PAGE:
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Month: March 2013

DIY Stacked Washer and Dryer

DIY Stacked Washer and Dryer

Since moving to Atlanta I’ve had a laundry problem. My new apartment required a stacked washer and dryer. I’ve had a standard top loading washer and dryer for years. Naturally, I began surfing craigslist for stacked washer and dryers. To my surprise they were pretty cheap ~ $300. Then I got to the gotchas. Almost everyone I called said there was something slightly wrong with the machine. Usually they worked but needed a little loving care before they would complete the entire cleaning cycle. This was a mild annoyance since I knew I had a perfectly good washer and dryer sitting in my parents carport.

As a joke I mentioned to a coworker that I should just make a stacked washer and dryer from what I already had. I mulled it over for a bit and decided that I should think it over more. I was a little hesitant at first, thinking that I would probably be better off buying a stackable washer and dryer. I had lunch the next day and mentioned it to some more coworkers. After they poked and prodded me saying that it probably wouldn’t work I knew it had to be done.

I called up my Dad and told him to get his engineering hat on cause we were going to make a stacked washer and dryer. He sounded hesitant at first but I knew I could sway him. I sat down with a piece of paper and pencil and started working on a plan.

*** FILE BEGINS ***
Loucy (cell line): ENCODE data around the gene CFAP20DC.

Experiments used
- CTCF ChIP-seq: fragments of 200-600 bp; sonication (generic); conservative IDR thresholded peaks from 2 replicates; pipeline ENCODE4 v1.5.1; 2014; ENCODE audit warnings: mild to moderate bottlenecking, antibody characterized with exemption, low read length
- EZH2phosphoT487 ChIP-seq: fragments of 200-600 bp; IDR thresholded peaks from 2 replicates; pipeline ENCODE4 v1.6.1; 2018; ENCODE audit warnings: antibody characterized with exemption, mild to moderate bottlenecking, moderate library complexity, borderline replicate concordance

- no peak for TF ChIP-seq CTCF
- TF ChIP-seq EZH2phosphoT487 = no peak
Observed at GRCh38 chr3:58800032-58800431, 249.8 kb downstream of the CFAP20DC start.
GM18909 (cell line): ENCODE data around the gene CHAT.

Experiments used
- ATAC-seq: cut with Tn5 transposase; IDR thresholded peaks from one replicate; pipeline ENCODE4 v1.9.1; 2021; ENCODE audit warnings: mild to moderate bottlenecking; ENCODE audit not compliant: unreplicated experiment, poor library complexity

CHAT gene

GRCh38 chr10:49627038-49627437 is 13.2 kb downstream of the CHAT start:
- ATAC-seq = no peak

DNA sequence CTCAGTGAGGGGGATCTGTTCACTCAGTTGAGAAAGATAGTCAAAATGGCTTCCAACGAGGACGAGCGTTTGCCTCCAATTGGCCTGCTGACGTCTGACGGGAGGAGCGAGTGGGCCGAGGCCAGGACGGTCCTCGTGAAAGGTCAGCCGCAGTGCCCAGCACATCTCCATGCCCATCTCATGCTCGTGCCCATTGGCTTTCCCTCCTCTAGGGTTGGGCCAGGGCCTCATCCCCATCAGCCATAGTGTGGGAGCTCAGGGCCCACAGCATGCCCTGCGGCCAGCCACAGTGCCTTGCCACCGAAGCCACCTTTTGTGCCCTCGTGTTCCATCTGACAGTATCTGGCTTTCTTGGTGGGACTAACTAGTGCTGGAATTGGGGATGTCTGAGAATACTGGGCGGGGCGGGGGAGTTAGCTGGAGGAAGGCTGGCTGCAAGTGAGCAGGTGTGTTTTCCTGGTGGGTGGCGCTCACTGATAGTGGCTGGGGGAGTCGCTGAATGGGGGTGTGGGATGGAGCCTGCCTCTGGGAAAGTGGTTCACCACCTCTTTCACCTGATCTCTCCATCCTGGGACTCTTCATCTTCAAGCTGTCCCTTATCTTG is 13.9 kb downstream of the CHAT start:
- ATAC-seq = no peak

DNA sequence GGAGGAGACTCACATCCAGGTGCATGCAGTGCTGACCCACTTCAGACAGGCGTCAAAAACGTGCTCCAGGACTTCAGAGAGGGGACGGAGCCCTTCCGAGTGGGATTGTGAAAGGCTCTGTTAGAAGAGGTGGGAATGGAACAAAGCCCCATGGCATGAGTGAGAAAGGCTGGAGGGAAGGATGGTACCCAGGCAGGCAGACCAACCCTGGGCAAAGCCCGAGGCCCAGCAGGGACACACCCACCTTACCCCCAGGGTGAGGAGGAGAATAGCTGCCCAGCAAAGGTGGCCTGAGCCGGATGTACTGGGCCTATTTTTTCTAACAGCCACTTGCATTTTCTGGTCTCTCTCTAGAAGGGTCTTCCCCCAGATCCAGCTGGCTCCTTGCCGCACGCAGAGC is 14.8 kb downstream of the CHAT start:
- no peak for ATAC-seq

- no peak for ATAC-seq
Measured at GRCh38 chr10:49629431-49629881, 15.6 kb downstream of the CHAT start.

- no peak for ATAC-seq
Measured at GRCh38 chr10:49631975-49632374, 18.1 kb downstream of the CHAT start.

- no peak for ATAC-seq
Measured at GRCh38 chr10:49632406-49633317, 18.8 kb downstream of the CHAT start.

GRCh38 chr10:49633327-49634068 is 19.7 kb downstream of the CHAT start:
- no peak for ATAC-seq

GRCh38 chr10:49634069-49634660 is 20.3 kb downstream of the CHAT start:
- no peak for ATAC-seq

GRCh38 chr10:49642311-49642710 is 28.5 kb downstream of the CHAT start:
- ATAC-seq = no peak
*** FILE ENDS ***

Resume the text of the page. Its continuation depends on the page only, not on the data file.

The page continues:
The plans

Most of the drawings on the left are me attempting to explain my idea to Dad. We usually are thinking the same thing we just say it differently.

The basic idea was to build a stilt system to hold the dryer above the washer. I went to Lowes.com and priced out weldable steel angle. It was ~$18 for 72 Inches. At that rate I was staring down a price tag of ~$100 in material.

I remembered that one of my friends had a ton of angle that he picked up from the flea market. I gave him a quick call and he said he had more than I needed and to come get some. That took care of the materials.

 

 

So Dad and I started measuring, cutting and welding. The end result was a simple shelf that would hold the dryer.photo 2

There really isn’t much to get to excited over it is more or less just angle and 4 1″ square tubes. I decided to put a coat of Rustolum on it to keep it from rusting real bad.

After we had the frame built we tackled the next problem. Since I’m about 5’6″ there was no way I could reach the controls on the dryer once it was elevated. Especially since they were on the back of the dryer in the traditional location.

My first thought was to relocate them to the front of the dryer. Quick and dirty style. Drill a hole in front where it will miss the drum and mount the controls. Sharpie some points so I know what settings there are. Naturally, Dad had a much better and more elegant solution. He wanted to just move the entire instrument panel to the front of the dryer and point them down. This was simple enough and would give it a more polished look. So that’s what we did. We cut the wires and spliced in extensions for all the controls. Since it was going to be elevated and there was a risk of the wires rubbing the rotating drum we decided just to run the wires on top of the dryer. The end result looks factory and dang good.

photo 3photo 4

 

 

As you can see it works well and it doesn’t shake.

// lance